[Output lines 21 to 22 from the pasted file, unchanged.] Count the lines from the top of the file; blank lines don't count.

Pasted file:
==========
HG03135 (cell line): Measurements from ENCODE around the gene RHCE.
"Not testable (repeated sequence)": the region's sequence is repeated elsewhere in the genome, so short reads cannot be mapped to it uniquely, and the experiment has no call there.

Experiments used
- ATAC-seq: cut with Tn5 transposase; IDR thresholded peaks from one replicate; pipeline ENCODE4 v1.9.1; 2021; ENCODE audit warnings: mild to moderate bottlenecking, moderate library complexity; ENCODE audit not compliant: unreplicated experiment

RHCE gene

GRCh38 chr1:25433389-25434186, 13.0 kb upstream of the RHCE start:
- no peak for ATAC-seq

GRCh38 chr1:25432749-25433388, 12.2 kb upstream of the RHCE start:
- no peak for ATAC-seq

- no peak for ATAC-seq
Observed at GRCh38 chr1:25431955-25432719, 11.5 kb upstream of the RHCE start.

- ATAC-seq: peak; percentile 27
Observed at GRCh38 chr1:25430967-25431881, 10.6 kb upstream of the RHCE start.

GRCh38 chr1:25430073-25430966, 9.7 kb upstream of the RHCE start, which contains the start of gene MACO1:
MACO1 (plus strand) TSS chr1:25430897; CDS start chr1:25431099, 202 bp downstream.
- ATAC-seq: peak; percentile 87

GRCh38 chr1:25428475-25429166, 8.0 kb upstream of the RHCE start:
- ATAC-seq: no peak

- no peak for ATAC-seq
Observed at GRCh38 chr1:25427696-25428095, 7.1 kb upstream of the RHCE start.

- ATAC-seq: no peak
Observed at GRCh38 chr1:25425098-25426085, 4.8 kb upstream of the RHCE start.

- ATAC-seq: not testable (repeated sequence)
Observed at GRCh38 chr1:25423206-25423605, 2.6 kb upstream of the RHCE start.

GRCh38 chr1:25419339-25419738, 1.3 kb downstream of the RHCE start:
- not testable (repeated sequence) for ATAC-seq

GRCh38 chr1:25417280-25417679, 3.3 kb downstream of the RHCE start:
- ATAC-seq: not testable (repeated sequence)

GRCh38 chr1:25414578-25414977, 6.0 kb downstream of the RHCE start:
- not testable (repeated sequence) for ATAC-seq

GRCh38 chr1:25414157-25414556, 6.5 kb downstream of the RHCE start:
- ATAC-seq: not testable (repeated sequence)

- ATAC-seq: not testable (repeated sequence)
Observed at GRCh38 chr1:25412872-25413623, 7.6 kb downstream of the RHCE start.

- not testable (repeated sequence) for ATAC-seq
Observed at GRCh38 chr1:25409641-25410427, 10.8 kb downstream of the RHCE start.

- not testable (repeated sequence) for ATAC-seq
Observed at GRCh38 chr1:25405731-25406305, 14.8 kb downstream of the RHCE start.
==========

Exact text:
- ATAC-seq: no peak
Observed at GRCh38 chr1:25425098-25426085, 4.8 kb upstream of the RHCE start.